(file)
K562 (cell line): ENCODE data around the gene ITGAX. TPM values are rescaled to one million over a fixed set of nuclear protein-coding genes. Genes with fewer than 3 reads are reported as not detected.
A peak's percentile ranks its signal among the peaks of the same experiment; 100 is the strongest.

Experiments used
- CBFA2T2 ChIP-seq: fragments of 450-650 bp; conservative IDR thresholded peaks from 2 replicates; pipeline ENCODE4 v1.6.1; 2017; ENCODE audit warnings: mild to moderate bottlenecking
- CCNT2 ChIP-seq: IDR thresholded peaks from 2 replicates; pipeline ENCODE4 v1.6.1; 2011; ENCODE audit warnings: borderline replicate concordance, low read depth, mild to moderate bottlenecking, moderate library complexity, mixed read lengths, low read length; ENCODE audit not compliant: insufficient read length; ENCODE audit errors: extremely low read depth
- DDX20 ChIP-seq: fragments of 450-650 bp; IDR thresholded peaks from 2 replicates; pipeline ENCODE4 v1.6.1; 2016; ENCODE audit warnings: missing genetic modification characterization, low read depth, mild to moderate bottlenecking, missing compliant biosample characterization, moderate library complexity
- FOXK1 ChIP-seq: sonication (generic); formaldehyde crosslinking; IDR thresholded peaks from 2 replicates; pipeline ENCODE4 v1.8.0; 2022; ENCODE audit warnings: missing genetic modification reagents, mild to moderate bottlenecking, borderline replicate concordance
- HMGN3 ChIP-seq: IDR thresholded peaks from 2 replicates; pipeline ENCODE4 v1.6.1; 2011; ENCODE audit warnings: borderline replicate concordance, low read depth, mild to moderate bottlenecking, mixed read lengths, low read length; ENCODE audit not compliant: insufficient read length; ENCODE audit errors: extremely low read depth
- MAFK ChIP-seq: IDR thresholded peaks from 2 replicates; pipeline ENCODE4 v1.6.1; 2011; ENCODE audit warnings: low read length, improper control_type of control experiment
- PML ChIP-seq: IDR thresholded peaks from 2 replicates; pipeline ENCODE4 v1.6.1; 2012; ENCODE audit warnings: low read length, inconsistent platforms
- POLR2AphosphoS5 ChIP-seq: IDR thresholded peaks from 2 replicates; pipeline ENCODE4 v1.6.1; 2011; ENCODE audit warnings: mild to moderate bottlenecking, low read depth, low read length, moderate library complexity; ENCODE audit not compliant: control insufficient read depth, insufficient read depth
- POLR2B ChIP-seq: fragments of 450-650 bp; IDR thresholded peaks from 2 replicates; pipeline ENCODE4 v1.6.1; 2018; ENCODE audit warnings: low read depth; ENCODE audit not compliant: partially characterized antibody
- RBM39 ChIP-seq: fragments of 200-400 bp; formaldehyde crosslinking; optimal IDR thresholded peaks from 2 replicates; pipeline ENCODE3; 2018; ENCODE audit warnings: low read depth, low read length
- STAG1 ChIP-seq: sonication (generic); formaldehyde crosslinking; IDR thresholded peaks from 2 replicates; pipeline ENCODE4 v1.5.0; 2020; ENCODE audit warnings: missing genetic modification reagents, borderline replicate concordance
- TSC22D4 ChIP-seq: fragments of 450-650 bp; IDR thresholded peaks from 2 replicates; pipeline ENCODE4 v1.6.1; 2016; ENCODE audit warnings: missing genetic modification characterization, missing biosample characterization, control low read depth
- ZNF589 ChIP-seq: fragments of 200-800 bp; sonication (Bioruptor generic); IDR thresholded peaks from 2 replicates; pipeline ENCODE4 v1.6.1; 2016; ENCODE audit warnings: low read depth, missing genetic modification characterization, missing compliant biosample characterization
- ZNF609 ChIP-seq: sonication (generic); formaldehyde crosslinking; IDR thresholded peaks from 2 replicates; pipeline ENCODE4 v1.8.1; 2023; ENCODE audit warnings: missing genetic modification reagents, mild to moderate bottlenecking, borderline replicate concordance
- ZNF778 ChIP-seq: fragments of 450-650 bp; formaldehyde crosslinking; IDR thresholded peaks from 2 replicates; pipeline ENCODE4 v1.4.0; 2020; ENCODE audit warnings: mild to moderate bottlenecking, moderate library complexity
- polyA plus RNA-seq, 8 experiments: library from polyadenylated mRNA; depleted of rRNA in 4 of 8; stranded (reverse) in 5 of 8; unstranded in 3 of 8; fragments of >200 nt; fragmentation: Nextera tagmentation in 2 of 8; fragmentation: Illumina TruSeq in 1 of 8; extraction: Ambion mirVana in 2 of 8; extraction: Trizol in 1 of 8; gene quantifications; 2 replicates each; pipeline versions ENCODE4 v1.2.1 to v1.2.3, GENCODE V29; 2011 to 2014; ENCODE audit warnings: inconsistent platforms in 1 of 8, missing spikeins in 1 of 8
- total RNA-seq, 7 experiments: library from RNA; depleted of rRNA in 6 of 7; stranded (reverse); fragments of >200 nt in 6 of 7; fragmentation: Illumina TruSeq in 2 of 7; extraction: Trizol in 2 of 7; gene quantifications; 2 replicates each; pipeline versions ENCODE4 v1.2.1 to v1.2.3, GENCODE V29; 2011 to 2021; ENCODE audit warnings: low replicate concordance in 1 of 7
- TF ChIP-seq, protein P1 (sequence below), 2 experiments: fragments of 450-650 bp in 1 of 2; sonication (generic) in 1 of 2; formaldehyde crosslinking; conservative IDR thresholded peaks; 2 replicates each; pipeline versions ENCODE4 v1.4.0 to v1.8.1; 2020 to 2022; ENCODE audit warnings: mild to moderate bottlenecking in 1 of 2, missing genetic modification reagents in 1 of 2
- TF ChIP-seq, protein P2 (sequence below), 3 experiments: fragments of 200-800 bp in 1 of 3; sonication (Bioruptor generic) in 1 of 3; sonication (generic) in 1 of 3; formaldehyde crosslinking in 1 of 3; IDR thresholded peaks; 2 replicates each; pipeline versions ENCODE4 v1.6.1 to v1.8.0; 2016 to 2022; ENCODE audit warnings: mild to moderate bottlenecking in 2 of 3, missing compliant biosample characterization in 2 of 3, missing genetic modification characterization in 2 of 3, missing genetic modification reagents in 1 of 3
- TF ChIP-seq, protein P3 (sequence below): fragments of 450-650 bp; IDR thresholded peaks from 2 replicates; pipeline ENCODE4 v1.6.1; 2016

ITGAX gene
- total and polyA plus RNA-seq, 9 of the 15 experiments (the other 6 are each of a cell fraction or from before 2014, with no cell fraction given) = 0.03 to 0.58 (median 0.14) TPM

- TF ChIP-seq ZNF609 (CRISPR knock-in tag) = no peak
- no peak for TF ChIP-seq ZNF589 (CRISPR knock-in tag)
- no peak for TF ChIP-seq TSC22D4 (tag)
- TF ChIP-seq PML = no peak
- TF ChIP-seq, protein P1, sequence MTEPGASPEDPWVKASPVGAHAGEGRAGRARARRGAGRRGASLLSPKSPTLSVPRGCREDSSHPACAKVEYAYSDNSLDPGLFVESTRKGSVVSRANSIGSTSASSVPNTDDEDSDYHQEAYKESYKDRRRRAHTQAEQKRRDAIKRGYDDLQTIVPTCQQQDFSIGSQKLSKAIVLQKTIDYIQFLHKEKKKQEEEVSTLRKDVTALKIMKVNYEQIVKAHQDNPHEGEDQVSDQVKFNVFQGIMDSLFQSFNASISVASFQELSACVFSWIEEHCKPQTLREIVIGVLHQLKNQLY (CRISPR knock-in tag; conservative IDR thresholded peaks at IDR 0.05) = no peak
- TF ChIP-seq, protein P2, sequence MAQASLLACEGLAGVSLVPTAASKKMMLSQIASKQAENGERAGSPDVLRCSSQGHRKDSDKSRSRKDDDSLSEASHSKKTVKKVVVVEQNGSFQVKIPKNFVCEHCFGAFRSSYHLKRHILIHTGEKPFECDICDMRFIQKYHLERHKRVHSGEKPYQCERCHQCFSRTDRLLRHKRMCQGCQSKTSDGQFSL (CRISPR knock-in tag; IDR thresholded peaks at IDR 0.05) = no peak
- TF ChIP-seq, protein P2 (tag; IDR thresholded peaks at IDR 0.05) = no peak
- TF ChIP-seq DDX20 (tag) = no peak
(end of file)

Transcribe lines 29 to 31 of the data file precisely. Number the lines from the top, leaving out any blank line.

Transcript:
- TF ChIP-seq PML = no peak
- TF ChIP-seq, protein P1, sequence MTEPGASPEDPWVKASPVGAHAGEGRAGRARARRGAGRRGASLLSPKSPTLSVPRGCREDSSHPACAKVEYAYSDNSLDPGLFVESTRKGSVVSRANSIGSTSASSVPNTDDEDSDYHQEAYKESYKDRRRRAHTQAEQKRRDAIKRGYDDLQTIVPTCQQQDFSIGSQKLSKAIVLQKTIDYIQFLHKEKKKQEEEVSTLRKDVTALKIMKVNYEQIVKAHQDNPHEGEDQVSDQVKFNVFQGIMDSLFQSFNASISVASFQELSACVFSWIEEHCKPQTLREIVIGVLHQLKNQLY (CRISPR knock-in tag; conservative IDR thresholded peaks at IDR 0.05) = no peak
- TF ChIP-seq, protein P2, sequence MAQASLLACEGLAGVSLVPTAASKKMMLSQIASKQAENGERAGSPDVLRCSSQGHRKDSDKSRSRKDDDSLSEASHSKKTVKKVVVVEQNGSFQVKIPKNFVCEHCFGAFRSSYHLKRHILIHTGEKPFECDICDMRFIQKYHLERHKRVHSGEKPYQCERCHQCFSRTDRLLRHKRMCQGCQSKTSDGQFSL (CRISPR knock-in tag; IDR thresholded peaks at IDR 0.05) = no peak